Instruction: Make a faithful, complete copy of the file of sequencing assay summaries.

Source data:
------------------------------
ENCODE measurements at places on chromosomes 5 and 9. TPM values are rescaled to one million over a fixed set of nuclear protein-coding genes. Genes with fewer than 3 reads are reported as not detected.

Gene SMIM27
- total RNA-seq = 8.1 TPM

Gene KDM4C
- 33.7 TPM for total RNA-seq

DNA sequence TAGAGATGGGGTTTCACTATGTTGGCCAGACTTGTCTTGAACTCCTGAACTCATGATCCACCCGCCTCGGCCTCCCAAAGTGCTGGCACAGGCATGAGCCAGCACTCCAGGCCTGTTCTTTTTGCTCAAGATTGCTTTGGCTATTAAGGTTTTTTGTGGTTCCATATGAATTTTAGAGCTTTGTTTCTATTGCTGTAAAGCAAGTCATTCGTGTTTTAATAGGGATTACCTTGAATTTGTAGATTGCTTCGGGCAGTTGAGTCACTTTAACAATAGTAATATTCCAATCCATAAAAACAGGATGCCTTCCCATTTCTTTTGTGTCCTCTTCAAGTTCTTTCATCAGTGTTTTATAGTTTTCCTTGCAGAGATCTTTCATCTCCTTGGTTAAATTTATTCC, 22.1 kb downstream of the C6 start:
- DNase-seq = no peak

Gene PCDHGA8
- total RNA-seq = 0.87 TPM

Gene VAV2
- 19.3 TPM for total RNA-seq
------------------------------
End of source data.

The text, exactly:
ENCODE measurements at places on chromosomes 5 and 9. TPM values are rescaled to one million over a fixed set of nuclear protein-coding genes. Genes with fewer than 3 reads are reported as not detected.

Gene SMIM27
- total RNA-seq = 8.1 TPM

Gene KDM4C
- 33.7 TPM for total RNA-seq

DNA sequence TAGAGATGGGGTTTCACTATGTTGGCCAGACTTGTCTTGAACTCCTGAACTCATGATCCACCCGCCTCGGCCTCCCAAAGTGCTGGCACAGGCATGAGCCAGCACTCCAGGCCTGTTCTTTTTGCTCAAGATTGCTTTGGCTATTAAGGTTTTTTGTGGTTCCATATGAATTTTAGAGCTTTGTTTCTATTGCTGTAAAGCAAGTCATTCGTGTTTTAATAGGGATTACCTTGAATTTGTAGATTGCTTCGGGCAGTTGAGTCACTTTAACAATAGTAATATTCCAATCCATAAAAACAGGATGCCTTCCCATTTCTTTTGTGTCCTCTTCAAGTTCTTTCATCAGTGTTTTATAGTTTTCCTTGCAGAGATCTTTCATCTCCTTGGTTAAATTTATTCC, 22.1 kb downstream of the C6 start:
- DNase-seq = no peak

Gene PCDHGA8
- total RNA-seq = 0.87 TPM

Gene VAV2
- 19.3 TPM for total RNA-seq